The Affordable Care Act may have found an unlikely ally in Senator Rand Paul (R-Kentucky), who could stymie Republican efforts to repeal it. Paul waded into the debate over the promised repeal of “Obamacare” on Tuesday when he said he would oppose a budget resolution on the ground that it adds significantly to the national deficit.
Paul’s opposition on budget grounds is significant. Party leaders believed they had cooked up an airtight method by which they could repeal much of the ACA even before Trump takes office January 20. They plan to use reconciliation, a special budgetary procedure that cannot be filibustered.
To start, Republicans need to pass a budget resolution with instructions to committees in both chambers to draft their own reconciliation packages. These packages are then combined into a single bill which must pass both chambers. If the two versions have differences, these issues must be resolved and passed again. But here's the catch: The resolution, should it pass, would see the deficit rising by $1 trillion nearly every year before hitting more than $9 trillion in 2026, bringing the total national debt to $29 trillion.
GOP budget says $9 Trillion hike in the national debt is "appropriate" over the coming decade.… https://t.co/155P8oJ0hi— Steven Dennis (@Steven Dennis)1483540295.0
"It never gets to balance. Not in 10 years, not in 100 years, not in 1,000," Paul said. "Every Republican that was here voted for a balanced budget amendment to the Constitution that said it should balance in five years, but yet they are putting together a budget that never balances.” He added that he is unswayed by the argument presented by members of his own party that the numbers do not matter and are merely a way to fast-track a repeal bill.
Paul pointed out another mathematical problem that sounds much like a threat: It would take only a single Republican voting “no” to the resolution to force party members to rewrite or delay the solution because, until the vice president-elect is sworn in, he will not have the power to cast a tie-breaker vote in the Senate.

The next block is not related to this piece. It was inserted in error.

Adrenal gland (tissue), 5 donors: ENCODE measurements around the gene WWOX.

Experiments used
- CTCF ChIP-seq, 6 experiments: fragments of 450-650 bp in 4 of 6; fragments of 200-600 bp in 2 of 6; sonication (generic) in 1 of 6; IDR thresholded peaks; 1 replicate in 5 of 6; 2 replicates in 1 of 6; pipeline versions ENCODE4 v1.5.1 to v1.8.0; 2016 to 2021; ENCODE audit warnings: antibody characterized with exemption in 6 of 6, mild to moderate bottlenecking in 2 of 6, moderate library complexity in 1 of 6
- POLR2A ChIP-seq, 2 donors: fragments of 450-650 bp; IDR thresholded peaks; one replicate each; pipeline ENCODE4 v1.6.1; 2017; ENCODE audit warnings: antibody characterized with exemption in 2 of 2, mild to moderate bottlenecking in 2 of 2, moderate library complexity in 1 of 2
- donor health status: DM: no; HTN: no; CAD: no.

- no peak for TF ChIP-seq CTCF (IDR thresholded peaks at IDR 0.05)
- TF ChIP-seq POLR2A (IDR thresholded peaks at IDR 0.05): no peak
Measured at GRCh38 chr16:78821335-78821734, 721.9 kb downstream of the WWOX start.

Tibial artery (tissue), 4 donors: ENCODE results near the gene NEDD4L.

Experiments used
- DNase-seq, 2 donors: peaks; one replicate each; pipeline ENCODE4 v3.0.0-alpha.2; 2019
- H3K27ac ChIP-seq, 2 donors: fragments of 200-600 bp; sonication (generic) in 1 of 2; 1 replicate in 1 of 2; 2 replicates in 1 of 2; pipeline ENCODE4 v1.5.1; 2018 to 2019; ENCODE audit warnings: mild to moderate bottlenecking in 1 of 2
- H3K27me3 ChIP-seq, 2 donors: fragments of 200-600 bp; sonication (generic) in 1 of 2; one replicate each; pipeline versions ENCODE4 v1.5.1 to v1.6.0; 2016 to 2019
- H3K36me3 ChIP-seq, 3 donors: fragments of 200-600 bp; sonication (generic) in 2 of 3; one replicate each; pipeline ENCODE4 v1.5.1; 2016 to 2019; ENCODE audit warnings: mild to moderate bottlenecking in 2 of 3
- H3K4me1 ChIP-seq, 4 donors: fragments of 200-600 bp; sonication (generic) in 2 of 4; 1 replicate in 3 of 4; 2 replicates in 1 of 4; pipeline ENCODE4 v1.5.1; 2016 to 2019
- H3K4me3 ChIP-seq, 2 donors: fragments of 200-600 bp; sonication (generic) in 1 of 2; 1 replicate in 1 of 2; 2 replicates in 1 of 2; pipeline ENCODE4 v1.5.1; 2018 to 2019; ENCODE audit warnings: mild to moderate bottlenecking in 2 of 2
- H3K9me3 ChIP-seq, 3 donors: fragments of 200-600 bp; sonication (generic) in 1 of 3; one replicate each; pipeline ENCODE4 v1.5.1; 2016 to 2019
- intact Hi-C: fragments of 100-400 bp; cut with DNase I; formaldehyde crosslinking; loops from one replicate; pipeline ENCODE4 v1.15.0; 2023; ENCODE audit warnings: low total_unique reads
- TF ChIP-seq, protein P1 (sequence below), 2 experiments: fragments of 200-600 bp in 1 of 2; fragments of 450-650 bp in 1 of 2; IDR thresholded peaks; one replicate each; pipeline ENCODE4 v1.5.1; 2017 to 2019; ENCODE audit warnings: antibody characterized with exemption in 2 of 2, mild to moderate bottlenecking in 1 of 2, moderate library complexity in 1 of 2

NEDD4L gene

If the House and the Senate come to an agreement and adopt identical budget resolutions, the committees then draft the actual repeal bill in each chamber. Both chambers would need to deliver $2 billion in deficit reduction over a decade set by the resolution, but otherwise have the liberty to write the bill’s details within their jurisdiction. But there is a significant limitation: Lawmakers cannot include items that only have an incidental impact on the budget.
In a private meeting Wednesday, Vice President-elect Mike Pence told GOP lawmakers that President-elect Donald Trump plans to take action against Obamacare on his first day in office. Specifically, Trump plans to use executive orders aimed at protecting the insurance marketplace from the blowback of an aggressive repeal. Republicans had vowed to repeal the ACA as soon as possible,
but pushing a bill through the Senate could take weeks, if not longer. According to Representative Chris Collins (R-NY), they hope to have a viable replacement plan within six months.
Coming to an agreement on how much to repeal and when will not be simple. Assuming Pence will vote to break ties in their favor and no Democrats defect, Republicans would still need to keep 50 of 52 of their members in the Senate on board with the resolution, which is where dissenting senators could hold the key. The details of the repeal bill remain uncertain, according to a Republican senator who spoke to reporters under condition of anonymity. The initial plan, he said, was for Republicans to bring back the bill they brought to President Barack Obama’s desk last year for his veto. That bill was written with the knowledge that it wouldn’t become law, however, and now some Republicans look to soften the blow of repeal.
"Even people who voted for this before are, ‘Wait a minute, wait a minute, we knew that wasn’t going to happen,’" said the senator. "There were no consequences." There is a growing sense of anxiety among his fellow senators, too, because they need to have a replacement for “Obamacare” soon “because we’re going to own this.” Republicans are unsure how long Congress will have to devise a new system and whether to keep some of the revenue from the ACA on reserve to pay for a replacement.
Party members find themselves split over time, too. Some Republicans, like Tennessee Sen. Lamar Alexander (who is also the chairman of the health committee, one of the two panels which will write the actual repeal bill), have made public calls for their fellow Republicans to work with Democrats on a suitable replacement.
Others fear any delay will disrupt the insurance marketplace. "I think it [the transition to a new system] should be very short. As short as possible," said Ohio Sen. Rob Portman. "If we don’t I think you’ll see companies pull out of the exchanges, among other things."